3 Hidden Costs in Metal Additive Manufacturing (And How to Avoid Them)

2 min read

Close-up view of e-Stage for Metal+ support structures connecting parts to a build plate.

Technology as revolutionary as additive manufacturing (AM) doesn't come without complexities. One challenge we see companies encounter time and time again is the hidden costs associated with the technology. They add up quickly because of the harmful "if it ain't broke, don't fix it" mindset. By focusing on stabilizing and controlling production, customers become comfortable with processes that aren't optimized for metal AM, and companies hinder themselves from achieving economically viable production. In this article, you'll learn which extra costs you should watch out for and how to avoid them.

1. Build plate resurfacing

In addition to the initial investment of around $1,000 per build plate, you should also keep track of the cost of resurfacing plates between builds. This expense falls between $150 – $300 each time, and if you opt for block supports, you incur this cost after every build. On average, most companies have to replace plates after resurfacing them 30 times, with a grand total of approximately $7,000 for each build plate's lifespan.

Multiply this by the number of plates you have in your production, and you can see how quickly the cost accumulates. But, you can minimize the extra costs with certain workflow improvements.

Thin support structures play a significant role in improving the reusability of build plates and the resurfacing process. e-Stage is a great example, automatically placing needle-thin cones that are quick and easy to remove from the build plate. This allows you to avoid backlogged queues at EDM or grinder stations, eliminating delays to your condensed timeline and cutting surfacing costs by at least one-third.

Let's break it down. If you rotate ten plates within your production and each plate costs $7,000 altogether, you're saving upwards of $23,000 each year. On top of that, you won't have to purchase as many plates, and the savings keep adding up.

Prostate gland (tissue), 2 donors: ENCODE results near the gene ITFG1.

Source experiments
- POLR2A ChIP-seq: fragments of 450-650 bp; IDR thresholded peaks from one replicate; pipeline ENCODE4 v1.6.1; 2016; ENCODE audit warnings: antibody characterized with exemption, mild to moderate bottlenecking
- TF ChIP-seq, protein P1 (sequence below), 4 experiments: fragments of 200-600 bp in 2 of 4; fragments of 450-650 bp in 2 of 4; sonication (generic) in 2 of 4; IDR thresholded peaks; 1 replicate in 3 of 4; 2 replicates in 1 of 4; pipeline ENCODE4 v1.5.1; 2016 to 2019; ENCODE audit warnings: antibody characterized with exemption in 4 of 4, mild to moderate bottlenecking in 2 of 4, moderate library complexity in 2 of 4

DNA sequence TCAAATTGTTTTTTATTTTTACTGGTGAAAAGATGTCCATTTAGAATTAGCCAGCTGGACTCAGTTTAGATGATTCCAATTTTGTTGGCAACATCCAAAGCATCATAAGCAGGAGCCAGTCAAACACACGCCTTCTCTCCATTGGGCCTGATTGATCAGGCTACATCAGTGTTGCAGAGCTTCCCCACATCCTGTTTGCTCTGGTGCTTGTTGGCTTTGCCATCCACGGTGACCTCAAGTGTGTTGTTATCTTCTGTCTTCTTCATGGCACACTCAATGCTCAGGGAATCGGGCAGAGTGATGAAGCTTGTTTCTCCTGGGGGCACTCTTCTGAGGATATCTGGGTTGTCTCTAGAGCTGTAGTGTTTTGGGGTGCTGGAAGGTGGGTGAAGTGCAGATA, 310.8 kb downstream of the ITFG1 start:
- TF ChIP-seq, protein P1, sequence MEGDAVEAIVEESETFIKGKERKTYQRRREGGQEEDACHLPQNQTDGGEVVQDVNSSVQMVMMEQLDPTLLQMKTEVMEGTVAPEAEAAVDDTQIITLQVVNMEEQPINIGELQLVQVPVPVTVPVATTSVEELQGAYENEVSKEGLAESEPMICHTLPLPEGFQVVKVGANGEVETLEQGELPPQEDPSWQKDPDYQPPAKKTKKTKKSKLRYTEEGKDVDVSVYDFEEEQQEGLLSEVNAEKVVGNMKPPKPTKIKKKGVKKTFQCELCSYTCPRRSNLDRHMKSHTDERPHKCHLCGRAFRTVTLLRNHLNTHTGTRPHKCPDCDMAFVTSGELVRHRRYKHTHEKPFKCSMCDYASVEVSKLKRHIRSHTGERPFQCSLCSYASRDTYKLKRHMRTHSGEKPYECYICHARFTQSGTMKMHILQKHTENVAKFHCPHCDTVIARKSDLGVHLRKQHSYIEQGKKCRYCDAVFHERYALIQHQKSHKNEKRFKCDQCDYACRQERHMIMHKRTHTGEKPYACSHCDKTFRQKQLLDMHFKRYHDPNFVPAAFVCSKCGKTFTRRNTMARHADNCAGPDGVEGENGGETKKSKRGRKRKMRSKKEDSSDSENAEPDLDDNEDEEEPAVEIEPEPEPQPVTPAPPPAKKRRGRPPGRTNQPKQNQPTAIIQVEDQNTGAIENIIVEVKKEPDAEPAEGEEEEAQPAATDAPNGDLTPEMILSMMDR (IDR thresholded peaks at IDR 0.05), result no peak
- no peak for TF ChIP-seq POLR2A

Four 3D-printed metal parts connected to a build plate with thin support structure made wtih e-Stage for Metal+
e-Stage creates needle-thin cones to connect the support structure to the plate.

2. Material management

Conventional supports for metal AM have another victim: excess powder trapped within. Metals are costly, so you need to ensure you're saving as much material as possible. Even with fragmentation, conventional supports make it almost impossible for the powder to be reclaimed within the machine. Excess powder even poses health and safety threats — particles flung into the air can be a fire risk and hazardous for the health of your operators. If you use EDM in post-processing, unsintered powder could even cause the wire to short and break.

Again, thinner supports are the way to go. e-Stage creates open lattice structures so the powder easily falls out, allowing you to recoup as much as possible.

3. Ancillary equipment

Ancillary equipment requires a significant investment, regardless of whether you complete post-processing in-house or outsource it. Tools that remove support structures — such as EDM machines or bandsaws — need that initial investment, plus maintenance costs. And you can't forget the labor expenses involved in finishing parts, either. If your process is inefficient, you're paying for every extra minute your team needs to remove bulky support.

On top of this comes resource management. All these workflows need careful planning, and if it's not done properly, you could even halt production while waiting for a build plate to become available.

Here, too, we see the need for thin supports that greatly accelerate post-processing. To illustrate, we tried a side-by-side comparison of e-Stage support and conventional support. Where operators needed a minute and 30 seconds to remove parts from a plate with the bandsaw when conventional support is used, operators could achieve the same result in just 14 seconds with e-Stage structures. This 90% reduction not only speeds up your workflow but also extends the lifespan of your bandsaw — equipment that can cost up to $600.

It ain't broke, but let's fix it

Don't let this mindset prevent progress in your production. We're constantly developing AM software to make processes more efficient, particularly for metal. To make your production as economical as possible — from data preparation to post-processing — find the inefficiencies that are racking up hidden costs and combat them with software that removes the compromise between part quality and your budget.

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Headshot of Chris Jastrzembski

Meet the author

Chris Jastrzembski

Holding a master’s degree in program management from the College of Engineering and Computer Science at the University of Michigan, Chris joined Materialise in 2022, bringing with him over a decade of expertise in integrating LPBF into highly regulated industries and environments through diverse roles in operations, program management, and sales. Currently, Chris is focused on assisting our customers by optimizing their current additive workflows.

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